Introduction to Distributed Systems
Distributed computing is a field of computer science that studies distributed systems.
A distributed system is a software system in which components located on networked computers communicate and coordinate their actions by passing messages.
The components interact with each other in order to achieve a common goal.
According to Tanenbaum’s definition:
A distributed system is a collection of independent computers that appears to its users as a single coherent system.
Three significant characteristics of distributed systems are:
- concurrency of components,
- lack of a global clock,
- and independent failure of components.
Examples of distributed systems vary from SOA-based systems to massively multiplayer online games to peer-to-peer applications.
- There are several autonomous computational entities, each of which has its own local memory.
- The entities communicate with each other by message passing.
Various hardware and software architectures are used for distributed computing.
Distributed programming typically falls into one of several basic architectures: client–server, three-tier, n-tier, or peer-to-peer; or categories: loose coupling, or tight coupling.
- Client–server: architectures where smart clients contact the server for data then format and display it to the users. Input at the client is committed back to the server when it represents a permanent change.
- Three-tier: architectures that move the client intelligence to a middle tier so that stateless clients can be used. This simplifies application deployment. Most web applications are three-tier.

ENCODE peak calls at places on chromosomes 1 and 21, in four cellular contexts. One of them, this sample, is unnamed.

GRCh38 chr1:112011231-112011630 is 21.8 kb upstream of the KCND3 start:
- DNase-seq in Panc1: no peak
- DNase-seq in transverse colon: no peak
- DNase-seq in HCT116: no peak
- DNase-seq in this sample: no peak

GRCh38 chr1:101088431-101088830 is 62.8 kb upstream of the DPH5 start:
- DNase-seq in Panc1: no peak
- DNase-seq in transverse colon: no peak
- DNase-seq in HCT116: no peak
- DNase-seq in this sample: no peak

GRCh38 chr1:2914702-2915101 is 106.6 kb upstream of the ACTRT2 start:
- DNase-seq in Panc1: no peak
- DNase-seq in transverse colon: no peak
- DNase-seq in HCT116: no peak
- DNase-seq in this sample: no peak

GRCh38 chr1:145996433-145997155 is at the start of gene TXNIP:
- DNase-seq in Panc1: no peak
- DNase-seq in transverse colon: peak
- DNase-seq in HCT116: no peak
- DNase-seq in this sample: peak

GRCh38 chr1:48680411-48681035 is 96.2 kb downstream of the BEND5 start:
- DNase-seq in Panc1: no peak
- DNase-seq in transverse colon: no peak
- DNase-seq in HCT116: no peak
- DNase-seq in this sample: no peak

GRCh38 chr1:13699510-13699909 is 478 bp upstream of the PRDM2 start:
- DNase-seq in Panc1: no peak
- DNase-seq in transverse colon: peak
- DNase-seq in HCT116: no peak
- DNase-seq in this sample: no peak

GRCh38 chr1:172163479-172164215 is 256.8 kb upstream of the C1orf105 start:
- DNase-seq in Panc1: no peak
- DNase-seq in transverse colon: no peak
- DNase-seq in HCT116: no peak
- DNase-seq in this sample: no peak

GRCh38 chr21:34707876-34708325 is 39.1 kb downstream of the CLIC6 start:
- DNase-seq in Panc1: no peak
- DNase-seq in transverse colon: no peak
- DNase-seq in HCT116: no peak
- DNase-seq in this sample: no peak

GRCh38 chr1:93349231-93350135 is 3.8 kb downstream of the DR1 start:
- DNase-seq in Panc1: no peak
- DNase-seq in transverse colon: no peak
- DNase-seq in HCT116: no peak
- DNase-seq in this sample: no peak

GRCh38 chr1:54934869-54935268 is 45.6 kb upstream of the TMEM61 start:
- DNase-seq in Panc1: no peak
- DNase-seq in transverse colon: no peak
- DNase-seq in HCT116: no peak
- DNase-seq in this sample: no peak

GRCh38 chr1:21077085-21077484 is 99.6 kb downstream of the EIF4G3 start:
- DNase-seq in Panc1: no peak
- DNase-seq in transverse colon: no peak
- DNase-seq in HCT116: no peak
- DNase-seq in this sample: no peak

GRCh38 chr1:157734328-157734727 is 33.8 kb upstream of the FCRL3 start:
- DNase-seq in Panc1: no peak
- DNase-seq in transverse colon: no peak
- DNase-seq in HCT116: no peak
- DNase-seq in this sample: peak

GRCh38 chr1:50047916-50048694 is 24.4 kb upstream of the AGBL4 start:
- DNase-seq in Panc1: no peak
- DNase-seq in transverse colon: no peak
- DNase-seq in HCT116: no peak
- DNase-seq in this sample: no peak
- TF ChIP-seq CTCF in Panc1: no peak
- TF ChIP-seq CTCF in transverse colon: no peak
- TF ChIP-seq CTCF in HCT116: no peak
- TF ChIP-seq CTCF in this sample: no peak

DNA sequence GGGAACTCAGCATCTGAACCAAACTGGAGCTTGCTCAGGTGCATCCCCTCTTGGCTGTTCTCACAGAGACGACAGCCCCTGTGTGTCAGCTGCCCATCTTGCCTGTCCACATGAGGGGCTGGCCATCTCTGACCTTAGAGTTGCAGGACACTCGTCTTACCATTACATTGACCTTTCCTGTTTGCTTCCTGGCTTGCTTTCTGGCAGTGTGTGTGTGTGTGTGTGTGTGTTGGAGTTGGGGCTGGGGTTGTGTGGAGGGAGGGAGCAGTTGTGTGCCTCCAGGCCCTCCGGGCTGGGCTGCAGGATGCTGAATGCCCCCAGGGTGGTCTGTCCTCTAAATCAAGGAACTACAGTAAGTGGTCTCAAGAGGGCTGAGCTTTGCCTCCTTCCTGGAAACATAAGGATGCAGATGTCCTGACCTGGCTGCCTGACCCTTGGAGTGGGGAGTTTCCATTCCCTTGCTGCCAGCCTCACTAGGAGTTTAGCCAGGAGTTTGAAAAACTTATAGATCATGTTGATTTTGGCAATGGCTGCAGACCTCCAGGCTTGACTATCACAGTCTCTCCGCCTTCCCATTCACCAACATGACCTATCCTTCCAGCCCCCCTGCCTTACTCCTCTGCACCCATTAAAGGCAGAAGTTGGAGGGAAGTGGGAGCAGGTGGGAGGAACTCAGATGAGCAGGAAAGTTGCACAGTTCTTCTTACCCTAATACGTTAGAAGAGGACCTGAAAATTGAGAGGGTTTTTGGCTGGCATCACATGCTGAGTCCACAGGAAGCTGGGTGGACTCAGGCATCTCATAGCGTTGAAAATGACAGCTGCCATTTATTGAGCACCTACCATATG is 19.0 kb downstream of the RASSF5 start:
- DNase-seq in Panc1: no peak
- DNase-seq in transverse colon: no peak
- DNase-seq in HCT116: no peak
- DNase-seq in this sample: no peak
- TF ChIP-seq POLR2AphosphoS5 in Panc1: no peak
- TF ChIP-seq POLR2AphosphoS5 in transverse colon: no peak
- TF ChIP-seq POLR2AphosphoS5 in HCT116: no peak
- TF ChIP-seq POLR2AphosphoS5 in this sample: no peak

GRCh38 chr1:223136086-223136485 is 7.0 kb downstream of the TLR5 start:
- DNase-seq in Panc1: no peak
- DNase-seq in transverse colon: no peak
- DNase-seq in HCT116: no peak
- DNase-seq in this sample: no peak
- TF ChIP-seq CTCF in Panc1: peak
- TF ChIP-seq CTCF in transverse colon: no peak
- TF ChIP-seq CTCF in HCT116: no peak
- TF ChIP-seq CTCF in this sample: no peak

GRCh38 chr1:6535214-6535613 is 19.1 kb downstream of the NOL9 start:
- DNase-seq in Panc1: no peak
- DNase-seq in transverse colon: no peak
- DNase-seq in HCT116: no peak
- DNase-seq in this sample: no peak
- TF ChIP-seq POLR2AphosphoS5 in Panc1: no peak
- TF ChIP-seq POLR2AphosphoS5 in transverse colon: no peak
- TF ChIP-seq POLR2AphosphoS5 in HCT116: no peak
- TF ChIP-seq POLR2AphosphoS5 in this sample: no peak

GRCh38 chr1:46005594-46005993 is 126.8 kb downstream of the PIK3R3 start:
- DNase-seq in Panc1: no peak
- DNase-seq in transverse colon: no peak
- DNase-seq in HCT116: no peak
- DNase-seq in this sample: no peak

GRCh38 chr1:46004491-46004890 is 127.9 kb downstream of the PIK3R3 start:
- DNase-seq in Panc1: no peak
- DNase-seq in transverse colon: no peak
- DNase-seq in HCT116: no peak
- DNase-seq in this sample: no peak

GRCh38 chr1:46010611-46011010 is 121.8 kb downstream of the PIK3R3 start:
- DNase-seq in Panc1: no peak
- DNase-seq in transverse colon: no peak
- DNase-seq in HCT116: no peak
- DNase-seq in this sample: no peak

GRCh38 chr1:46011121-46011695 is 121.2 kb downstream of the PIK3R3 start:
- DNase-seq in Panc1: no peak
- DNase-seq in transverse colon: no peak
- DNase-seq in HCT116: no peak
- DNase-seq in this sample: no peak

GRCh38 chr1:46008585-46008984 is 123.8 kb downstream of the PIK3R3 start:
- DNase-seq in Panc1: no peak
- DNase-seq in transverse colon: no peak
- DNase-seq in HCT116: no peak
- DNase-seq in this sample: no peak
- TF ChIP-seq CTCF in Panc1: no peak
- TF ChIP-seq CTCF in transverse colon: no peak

- n-tier: architectures that refer typically to web applications which further forward their requests to other enterprise services. This type of application is the one most responsible for the success of application servers.
- Peer-to-peer: architectures where there is no special machines that provide a service or manage the network resources. Instead all responsibilities are uniformly divided among all machines, known as peers. Peers can serve both as clients and as servers.
Shared Memory Architecture:
In the shared-memory architecture, the entire memory, i.e., main memory and disks, is shared by all processors.
A special, fast interconnection network (e.g., a high-speed bus or a cross-bar switch) allows any processor to access any part of the memory in parallel.
All processors are under the control of a single operating system which makes it easy to deal with load balancing.
It is also very efficient since processors can communicate via the main memory.
Distributed Memory Architecture